Posted in online community

Problems in SL

The Second Life Herald is reporting on problems in Linden Labs’ Second Life with child porn due to allowing anonymous users to come in there (a credit card used to be required).

I haven’t been back to Second Life since Gnomedex last year because I can’t bring my son into there (the rules don’t allow it, for one, and for two they allow the worst kind of human behavior on their system). I wish it were different, cause it had a lot of promise and my son really loved being in there building stuff. And don’t tell me about the teen grid. Patrick checked that out and promptly labeled it as “lame” when compared with the adult version. Also, the fun thing we’d do is work on our virtual office together. If he’s in the teen grid we couldn’t do that.

Anyway, these issues are yet to be worked out it seems. I talked with an executive with a big multinational company over the weekend who had a successful Second Life island and he told me they are considering pulling out of Second Life. Mostly because they couldn’t get more than about 65 people into their island, which limited its usefulness to do things like press conferences and such.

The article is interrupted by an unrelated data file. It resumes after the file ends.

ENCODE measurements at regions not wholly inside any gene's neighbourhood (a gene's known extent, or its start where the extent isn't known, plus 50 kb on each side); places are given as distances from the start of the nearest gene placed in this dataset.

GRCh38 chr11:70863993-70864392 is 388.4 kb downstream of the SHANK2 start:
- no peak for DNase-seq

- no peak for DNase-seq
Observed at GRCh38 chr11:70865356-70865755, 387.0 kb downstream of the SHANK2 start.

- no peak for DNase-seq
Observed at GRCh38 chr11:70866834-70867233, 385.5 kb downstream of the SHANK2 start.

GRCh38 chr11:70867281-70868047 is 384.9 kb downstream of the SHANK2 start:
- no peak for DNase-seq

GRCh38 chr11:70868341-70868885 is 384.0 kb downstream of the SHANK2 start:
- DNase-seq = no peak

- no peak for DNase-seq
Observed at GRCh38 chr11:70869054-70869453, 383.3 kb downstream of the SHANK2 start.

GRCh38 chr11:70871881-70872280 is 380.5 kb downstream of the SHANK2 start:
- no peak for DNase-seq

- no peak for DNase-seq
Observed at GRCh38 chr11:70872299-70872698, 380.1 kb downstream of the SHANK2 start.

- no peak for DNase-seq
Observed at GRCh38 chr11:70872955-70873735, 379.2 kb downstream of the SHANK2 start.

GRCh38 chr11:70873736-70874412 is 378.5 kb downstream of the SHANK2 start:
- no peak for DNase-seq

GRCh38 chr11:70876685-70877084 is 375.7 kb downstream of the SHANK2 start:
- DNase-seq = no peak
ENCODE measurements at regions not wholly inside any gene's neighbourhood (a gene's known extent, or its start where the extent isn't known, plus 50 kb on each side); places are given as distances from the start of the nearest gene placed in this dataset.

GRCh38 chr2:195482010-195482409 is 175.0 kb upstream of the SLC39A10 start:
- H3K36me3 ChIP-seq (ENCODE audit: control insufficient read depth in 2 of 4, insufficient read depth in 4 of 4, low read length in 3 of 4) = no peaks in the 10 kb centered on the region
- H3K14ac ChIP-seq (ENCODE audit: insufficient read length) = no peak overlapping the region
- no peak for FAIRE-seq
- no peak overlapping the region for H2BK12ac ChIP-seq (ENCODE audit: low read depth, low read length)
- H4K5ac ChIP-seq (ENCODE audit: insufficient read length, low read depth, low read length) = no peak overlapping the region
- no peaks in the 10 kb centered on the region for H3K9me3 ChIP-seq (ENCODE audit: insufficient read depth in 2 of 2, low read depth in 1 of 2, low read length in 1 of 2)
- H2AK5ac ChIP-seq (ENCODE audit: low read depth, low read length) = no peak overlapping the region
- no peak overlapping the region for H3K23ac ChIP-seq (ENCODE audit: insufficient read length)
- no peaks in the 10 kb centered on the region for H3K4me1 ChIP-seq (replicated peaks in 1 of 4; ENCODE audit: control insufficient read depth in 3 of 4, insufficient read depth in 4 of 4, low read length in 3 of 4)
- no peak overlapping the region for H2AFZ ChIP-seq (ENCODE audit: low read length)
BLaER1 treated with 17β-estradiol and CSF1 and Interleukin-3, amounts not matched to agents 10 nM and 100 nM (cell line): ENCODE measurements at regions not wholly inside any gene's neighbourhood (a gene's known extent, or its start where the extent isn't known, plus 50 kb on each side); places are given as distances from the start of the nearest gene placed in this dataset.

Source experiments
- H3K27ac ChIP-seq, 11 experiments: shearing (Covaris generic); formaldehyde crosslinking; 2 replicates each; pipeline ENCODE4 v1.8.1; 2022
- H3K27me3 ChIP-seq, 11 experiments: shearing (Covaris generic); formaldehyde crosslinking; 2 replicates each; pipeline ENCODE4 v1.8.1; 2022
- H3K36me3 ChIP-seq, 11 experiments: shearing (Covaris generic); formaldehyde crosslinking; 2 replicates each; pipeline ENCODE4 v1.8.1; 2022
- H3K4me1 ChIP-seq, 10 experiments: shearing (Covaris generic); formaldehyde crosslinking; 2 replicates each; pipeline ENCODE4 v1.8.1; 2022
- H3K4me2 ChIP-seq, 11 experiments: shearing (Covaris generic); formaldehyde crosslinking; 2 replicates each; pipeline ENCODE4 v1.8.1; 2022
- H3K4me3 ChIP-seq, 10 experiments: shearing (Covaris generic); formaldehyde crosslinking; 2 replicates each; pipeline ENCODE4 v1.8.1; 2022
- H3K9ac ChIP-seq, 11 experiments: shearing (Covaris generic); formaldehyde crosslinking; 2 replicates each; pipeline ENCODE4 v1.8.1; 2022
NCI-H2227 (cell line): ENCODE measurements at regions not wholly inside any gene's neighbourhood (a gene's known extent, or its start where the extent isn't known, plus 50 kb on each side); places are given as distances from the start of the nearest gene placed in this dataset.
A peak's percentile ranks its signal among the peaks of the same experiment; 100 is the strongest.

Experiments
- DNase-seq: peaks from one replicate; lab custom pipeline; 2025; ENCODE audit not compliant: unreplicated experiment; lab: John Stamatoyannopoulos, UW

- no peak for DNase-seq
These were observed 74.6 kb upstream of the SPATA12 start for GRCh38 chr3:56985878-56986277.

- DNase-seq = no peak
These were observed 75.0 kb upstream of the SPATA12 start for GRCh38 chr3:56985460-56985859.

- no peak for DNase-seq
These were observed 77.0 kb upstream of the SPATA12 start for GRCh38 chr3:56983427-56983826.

UPDATE: Project Open Letter has a letter to Linden Labs about ongoing stability problems. Seems that the natives are unhappy with Linden Labs. Anything else going on? I wonder what Eric Rice thinks about all this.Oh, and I’m still paying my monthly fee cause I’m too lazy to call them and cancel my account.

Second Life hitting child porn problems? « Scobleizer

I have been listening to the Virtual Worlds Coference audio for the last week, so my eyes are led to virtual worlds stories.  I think the most interesting part of this post is the comments section.  Those SL’rs are very passonate.

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Joi Podgorny has spent the better part of the past 2 decades working on the bleeding edge of the technology and entertainment industries, from content/brand development and production to leading international support, moderation, community and social teams. Most recently, Joi founded Good People Collective, a consulting agency focused on helping companies and organizations establish, assess and pivot their internal and external cultures to help maximize their potential. She and her team are currently working on an exciting new software project, combining corporate training and virtual reality.

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